The overhaul is necessary to return power from Israel's judges to its citizens
JERUSALEM — Last December, Yariv Levin, the freshly sworn-in Israeli justice minister, announced a comprehensive proposal to reform the Israeli judicial system. The reform proposals did not arise in a vacuum, but stem from three decades of critiques, largely but not exclusive from the right, of the Supreme Court’s high-handedness and blatant power grabs. In order to understand the Israeli right’s deep distrust of the court, it is necessary to go back to the roots of Israel’s so-called constitutional revolution.
One of the most common, but fundamentally ahistorical, arguments against the judicial reforms is that they will profoundly change Israel’s institutional structure. In truth, the proposals are an incomplete response to a series of unilateral moves made by the Supreme Court over the past 30 years.
These changes have created a severe democratic deficit and have curtailed the political rights of Israeli citizens. Stemming from the self-styled 1990s “constitutional revolution” led by Supreme Court President Aharon Barak, legitimate disagreements over policies or values are often resolved by judicial fiat, with elected officials playing but a secondary role.
Like Canada before the Charter of Rights and Freedoms, until the ’90s, the Israeli system was based on the Westminster model of parliamentary supremacy. In such a system, the courts did not have the power to strike down laws.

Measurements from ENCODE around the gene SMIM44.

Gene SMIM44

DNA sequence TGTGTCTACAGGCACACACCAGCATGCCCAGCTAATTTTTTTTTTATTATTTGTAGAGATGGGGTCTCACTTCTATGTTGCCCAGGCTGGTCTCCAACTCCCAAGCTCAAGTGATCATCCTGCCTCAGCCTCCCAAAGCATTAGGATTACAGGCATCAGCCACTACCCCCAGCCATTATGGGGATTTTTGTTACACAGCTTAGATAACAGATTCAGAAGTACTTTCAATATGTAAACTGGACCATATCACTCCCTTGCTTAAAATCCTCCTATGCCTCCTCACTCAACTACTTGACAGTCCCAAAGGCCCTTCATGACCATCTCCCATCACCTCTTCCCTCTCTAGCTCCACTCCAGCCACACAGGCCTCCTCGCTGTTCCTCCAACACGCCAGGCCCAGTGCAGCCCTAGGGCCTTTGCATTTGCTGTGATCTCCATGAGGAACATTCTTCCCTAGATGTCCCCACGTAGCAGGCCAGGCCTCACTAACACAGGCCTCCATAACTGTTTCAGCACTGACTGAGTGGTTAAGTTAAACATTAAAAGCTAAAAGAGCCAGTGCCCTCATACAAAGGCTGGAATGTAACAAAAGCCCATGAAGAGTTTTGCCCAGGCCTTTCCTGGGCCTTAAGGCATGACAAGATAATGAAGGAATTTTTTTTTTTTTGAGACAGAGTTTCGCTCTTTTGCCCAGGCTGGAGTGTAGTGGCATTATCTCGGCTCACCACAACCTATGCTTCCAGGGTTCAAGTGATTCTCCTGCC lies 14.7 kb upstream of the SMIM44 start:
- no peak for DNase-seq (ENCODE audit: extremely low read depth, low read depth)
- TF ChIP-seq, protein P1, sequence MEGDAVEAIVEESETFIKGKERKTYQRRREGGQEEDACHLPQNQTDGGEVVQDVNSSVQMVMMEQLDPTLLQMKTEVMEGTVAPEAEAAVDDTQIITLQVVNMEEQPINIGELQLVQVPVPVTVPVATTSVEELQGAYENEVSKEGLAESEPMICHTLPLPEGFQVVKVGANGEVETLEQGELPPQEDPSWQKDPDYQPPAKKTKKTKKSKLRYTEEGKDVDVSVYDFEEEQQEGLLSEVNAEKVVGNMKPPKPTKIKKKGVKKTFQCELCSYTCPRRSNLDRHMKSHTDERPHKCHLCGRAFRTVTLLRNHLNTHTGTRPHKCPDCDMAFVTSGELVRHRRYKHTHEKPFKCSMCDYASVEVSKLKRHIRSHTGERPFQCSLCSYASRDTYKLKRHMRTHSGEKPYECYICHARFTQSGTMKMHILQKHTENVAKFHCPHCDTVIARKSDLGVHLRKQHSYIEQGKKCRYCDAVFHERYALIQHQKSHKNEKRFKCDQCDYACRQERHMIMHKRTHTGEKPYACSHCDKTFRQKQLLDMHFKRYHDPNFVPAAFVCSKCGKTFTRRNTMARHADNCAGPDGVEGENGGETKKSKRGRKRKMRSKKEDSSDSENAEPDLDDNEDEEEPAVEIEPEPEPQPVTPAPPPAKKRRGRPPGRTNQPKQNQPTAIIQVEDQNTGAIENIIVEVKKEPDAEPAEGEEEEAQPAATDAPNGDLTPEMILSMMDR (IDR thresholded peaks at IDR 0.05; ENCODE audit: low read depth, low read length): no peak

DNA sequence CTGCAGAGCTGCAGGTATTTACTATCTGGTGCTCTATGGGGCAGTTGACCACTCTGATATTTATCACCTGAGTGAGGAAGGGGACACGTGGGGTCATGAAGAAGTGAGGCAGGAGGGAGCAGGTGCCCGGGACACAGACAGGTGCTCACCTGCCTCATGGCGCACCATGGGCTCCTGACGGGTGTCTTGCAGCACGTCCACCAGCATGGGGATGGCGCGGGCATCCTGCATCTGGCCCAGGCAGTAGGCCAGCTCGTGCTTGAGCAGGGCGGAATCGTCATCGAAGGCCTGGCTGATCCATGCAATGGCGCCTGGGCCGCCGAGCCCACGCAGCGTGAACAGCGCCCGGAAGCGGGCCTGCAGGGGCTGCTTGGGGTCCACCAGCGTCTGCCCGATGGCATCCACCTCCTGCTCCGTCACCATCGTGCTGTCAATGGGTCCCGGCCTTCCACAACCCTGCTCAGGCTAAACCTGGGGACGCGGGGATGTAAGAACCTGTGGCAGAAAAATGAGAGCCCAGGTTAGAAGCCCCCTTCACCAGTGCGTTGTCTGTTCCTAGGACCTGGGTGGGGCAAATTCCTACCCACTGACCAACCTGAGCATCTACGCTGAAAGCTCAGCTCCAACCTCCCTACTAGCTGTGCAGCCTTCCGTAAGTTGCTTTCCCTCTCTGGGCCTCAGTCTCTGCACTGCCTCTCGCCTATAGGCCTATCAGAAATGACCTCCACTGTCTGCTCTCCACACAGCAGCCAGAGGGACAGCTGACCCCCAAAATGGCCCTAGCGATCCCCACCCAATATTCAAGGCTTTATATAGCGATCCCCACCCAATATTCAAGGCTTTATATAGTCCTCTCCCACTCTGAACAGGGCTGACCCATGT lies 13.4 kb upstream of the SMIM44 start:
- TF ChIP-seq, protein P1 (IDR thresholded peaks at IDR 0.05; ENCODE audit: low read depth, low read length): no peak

In 1992, the Knesset passed a rather narrow bill reaffirming the state’s commitment to human rights. This bill, known as Basic Law: Human Dignity and Liberty, was passed in the middle of the night, as a private member’s bill, and was voted upon by a small minority of Knesset members during a lame duck government.
It certainly has none of the attributes traditionally associated with a constitution. Its proponents explicitly reassured Knesset members that it would not give the court the power to strike down laws. However, shortly after it was passed, the Supreme Court declared that Israel now had a judicially created constitution.
Based on the laconic text of the Basic Law, the court is free to dictate Israel’s immigration, security and even economic policy. Indeed, there is no field outside of the court’s domain. There is no parallel anywhere else in the world for a court that has the power of constitutional review in the absence of an actual constitution.
Canada’s judicial evolution couldn’t be more different. In 1980, Prime Minister Pierre Trudeau began the long, deliberative process of drafting a new constitution, with the explicit and public goal of authorizing judicial review. This extensive process included convening the leaders of the provinces, public discussion and parliamentary hearings, culminating in the Constitution Act, 1982 and its Charter of Rights. Even then, the charter included the notwithstanding clause in order to maintain Canada’s historical parliamentary supremacy.
One of the key components of the Israeli judicial reforms is to amend the system by which judges are selected. Practically uniquely among democratic countries, Israel’s serving Supreme Court justices have a veto over their successors. As anybody familiar with the idea of regulatory capture knows, any closed organization with strong gate-keeping will naturally maintain homogeny.
The serving judges’ veto prevents the selection of independent thinkers who may challenge the reigning activist judicial philosophy. Meanwhile, in Canada, the selection of Supreme Court justices is the exclusive province of the executive. Why is a system that is widely respected in the Great White North derided as “politicization” in Israel?